Chemotherapy is a complementary treatment for surgery in many colorectal cancer patients. If the disease is very advanced, chemotherapy will be the most important stage of treatment. However, whether cytotoxic drugs will be used for treatment of colorectal cancer patients depend on the disease stage. The tumour site also plays an important role, especially when surgery is part of the therapy.

Disease stage
Form of therapy
I: Cancer has spread to the second and third intestine layers and the muscle layer     •    The tumour can be removed endoscopically or surgically.
II: Cancer has spread to surrounding tissues outside the intestines

•    colon cancer: surgical removal;

•    rectal cancer: complimentary neoadjuvant radiation and chemotherapy.

III: Cancer cells have invaded the surrounding lymph nodes

•    colon cancer: surgical removal; adjuvant chemotherapy;

•    rectal cancer: complimentary neoadjuvant radiation and chemotherapy

IV: Cancer gave distant metastases

•    as the case may be, surgical removal of all tumour regions, if possible;

•    where appropriate, palliative chemotherapy or radiation therapy to treat metastases;

•    individual therapy plans as part of the tumour conference.


Even if there are specific guidelines for the treatment of colorectal cancer, individual therapy planning for each patient as part of an interdisciplinary tumour conference is necessary and constitutes the international standard. The tumour conference consists of experts in various narrow fields and includes joint consultations on the therapy that is best suited for the patient.

Tumour conference

There are over 300 different types of cancer. Correct diagnosis and determination of appropriate therapy are critical for any treatment. To that effect, the experts regularly discuss the examination results at the interdisciplinary local and interregional tumour conferences and recommend the most optimal therapy. The conferences bring together experts from all fields who will be involved in therapy, which allows their knowledge and assessments to be included into an individual management programme.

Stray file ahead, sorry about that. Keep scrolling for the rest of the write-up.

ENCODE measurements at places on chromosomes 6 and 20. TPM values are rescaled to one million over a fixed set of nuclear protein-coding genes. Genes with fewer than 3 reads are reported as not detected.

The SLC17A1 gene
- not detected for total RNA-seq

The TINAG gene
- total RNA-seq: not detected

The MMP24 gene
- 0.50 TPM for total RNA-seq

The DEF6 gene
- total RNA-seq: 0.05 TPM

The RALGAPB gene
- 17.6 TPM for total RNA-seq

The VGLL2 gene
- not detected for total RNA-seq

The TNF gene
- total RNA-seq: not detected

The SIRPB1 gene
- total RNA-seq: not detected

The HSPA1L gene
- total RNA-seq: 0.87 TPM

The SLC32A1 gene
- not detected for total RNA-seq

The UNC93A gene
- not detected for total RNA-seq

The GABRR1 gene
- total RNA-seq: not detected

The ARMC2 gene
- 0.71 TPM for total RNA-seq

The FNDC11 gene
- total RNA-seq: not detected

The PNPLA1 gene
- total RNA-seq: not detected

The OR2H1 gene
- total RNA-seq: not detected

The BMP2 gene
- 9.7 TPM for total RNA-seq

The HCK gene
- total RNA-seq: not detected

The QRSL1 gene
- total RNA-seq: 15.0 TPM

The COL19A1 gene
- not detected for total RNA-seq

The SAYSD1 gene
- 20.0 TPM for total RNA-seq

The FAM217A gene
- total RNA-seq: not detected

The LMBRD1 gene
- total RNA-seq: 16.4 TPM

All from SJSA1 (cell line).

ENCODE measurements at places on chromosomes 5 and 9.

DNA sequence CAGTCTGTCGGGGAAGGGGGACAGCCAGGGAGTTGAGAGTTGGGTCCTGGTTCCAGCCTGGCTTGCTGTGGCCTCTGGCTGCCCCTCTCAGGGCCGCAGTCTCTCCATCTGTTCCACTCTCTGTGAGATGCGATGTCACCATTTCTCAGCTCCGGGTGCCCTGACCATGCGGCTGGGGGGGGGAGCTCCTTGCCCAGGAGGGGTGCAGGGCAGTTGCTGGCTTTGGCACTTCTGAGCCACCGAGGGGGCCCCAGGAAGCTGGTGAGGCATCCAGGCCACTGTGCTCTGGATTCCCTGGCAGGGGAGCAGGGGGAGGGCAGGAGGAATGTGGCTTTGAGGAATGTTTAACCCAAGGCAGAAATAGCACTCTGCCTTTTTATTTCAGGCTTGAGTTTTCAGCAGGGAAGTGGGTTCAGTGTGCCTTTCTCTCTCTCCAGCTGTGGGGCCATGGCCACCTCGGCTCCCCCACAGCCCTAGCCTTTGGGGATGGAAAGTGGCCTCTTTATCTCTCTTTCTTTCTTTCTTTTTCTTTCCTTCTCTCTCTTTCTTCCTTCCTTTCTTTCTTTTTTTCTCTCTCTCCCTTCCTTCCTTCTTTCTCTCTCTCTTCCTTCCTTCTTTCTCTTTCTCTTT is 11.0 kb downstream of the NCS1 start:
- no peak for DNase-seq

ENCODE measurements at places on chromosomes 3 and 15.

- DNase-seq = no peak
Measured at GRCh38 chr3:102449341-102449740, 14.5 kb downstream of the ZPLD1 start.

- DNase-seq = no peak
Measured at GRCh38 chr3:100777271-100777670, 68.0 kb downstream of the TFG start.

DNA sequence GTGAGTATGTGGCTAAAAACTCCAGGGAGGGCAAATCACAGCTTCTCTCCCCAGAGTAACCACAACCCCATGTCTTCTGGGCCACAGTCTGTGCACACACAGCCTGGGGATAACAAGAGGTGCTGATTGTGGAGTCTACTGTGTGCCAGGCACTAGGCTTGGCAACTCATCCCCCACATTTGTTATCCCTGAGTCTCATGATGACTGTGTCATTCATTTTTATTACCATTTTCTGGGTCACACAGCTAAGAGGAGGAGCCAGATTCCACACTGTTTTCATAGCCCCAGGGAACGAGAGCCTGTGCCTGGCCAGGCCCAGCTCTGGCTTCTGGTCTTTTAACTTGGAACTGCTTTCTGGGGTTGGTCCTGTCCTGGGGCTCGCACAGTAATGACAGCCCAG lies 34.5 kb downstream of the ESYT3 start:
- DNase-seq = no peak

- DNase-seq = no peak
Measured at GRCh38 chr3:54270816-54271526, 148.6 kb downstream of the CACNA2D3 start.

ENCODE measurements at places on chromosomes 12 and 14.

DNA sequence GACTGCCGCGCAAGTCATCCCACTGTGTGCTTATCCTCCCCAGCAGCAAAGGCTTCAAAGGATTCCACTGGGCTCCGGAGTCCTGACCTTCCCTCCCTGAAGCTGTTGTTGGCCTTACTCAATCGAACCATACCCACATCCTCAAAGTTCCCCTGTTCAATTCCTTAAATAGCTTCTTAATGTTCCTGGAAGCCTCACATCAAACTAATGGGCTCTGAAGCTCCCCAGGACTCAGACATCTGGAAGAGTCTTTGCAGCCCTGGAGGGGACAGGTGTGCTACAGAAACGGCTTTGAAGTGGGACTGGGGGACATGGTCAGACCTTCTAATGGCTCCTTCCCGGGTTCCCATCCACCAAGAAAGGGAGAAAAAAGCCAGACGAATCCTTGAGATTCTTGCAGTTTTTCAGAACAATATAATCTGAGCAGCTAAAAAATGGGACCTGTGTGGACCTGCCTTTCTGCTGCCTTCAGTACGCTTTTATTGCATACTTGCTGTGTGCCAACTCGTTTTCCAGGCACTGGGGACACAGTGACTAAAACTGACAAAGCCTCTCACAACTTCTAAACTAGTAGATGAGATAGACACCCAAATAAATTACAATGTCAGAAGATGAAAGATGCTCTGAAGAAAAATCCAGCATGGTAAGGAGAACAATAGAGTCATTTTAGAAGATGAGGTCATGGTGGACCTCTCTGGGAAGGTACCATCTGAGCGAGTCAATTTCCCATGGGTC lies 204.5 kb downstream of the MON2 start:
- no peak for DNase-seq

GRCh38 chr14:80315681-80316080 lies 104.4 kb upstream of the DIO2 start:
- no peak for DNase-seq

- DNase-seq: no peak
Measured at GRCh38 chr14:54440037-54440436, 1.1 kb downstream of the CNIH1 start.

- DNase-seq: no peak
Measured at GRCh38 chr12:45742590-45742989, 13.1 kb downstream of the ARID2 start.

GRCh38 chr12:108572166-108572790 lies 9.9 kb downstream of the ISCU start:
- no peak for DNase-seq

If a team of doctors at the tumour conference decides on the necessity of complex surgery, they together with a patient make a decision to transfer a patient to the appropriate specialized cancer centre.

Is there chemotherapy in the tableted form for colorectal cancer?

Cancer therapy drugs are available in various dosage forms for intravenous, oral, subcutaneous or intramuscular administration. 'Intravenous drugs and less often oral drugs, and sometimes their combination, are most often used for the treatment of colorectal cancer,' says the oncologist.

Intravenous drugs: a patient receives chemotherapy through a direct infusion into a vein or through a PORT system. It is a permanent and safe access to the blood circulatory system, which is inserted under the skin and allows for connection from the outside.

Oral drugs: a chemotherapy drug can also be administered orally. Usually, these drugs are available as tablets or capsules. With oral administration, patients have fewer hospital visits and more freedom to manage their time in their daily lives.

Subcutaneous form: some patients receive active substance through injections into the subcutaneous fat, for example, in the abdomen or thigh.

Intramuscular form: in rare cases, the active substance is injected directly into the muscle as with vaccination.

"Before chemotherapy, functioning of vital organs, i.e. the liver, lungs, heart and kidneys should be checked."
Dr. Nicole Schinwald, Senior Physician of the Haematology, Oncology and Palliative Medicine Department at the Helios Amper Clinic Dachau

Colorectal cancer chemotherapy: the treatment course varies on a case-by-case basis

What preliminary tests are needed?

'Before chemotherapy, functioning of vital organs, i.e. the liver, lungs, heart and kidneys should be checked,' says Dr. Schinwald. For this reason, blood tests (liver and kidney function tests) and diagnostic tests (heart ultrasound, lung function) are performed.

Depending on the planned chemotherapy, special preliminary tests are required for the use of individual substances. For example, a hearing test can be done as some medications may worsen an already existing hearing loss.

How is chemotherapy given?

Chemotherapy is given at intervals, in the form of so-called courses, during which treatment phases alternate with treatment breaks. The patient receives cytostatics for one or several days depending on the general state of health, disease and therapy type. This is followed by a break. At this stage, the drug should have an effect and the body can recover from the adverse effects. Then a new course starts.

Chemotherapy: outpatient or inpatient?

Whenever possible, outpatient treatment is given to avoid hospitalization. The patient comes to the clinic in the morning for treatment and then can go home.

If the patient is bedridden or it takes too long to get to the hospital which is needed to be visited often, hospitalization will be advisable. The advantage is that the patient will be more closely monitored and medical experts will be able to react quicker to possible adverse effects.

'Especially at the beginning of chemotherapy, it may be a good idea to start inpatient treatment and continue it outpatiently if the patient tolerates therapy well,' says Dr. Schinwald.